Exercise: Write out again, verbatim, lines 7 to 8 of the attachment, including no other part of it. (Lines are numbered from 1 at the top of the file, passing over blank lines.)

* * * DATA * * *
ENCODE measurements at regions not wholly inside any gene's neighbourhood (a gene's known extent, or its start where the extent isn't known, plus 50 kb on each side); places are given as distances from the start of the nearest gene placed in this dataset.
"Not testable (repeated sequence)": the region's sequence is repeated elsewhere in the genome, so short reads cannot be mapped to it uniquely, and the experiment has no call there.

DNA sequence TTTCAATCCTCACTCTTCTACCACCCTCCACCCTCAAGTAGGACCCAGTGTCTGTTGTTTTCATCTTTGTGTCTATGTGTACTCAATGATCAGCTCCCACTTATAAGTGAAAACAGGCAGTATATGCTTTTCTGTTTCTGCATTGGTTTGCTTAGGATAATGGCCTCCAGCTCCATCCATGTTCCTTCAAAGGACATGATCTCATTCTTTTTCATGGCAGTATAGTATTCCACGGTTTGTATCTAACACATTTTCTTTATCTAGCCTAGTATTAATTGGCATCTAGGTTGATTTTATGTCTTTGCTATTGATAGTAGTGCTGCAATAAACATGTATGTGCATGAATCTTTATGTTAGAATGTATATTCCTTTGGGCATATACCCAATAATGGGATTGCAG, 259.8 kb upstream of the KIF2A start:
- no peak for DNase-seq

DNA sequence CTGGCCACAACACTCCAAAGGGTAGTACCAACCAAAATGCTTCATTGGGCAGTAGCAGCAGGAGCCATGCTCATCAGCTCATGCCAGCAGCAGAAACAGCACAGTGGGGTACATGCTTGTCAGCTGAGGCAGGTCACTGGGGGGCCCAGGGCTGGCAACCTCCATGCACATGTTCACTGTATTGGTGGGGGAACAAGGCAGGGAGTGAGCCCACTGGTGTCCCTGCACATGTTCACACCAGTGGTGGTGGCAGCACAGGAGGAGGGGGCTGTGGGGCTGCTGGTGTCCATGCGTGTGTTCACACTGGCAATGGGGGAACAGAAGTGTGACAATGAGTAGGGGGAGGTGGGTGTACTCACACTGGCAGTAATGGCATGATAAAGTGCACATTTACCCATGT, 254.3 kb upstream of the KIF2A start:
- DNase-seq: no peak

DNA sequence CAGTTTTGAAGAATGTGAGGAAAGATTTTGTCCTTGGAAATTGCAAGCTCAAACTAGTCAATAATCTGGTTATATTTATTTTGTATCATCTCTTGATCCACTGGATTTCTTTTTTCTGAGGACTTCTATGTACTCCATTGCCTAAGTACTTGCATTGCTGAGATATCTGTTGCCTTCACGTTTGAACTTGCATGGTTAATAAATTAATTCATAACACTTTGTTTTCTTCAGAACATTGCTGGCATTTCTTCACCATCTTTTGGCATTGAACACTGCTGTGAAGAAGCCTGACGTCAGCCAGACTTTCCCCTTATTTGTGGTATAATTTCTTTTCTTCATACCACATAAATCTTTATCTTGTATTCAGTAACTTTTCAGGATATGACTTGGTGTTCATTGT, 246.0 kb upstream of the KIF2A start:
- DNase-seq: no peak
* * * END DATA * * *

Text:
DNA sequence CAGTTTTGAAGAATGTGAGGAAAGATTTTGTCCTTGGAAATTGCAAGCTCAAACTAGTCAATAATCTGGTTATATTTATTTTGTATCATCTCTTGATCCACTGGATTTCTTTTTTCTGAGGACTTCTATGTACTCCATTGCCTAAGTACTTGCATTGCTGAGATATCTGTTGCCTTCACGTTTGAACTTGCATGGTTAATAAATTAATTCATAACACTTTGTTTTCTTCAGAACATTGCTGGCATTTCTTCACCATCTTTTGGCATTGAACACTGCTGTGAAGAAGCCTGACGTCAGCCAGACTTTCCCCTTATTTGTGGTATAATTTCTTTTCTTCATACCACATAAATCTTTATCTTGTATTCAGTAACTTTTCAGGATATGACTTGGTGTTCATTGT, 246.0 kb upstream of the KIF2A start:
- DNase-seq: no peak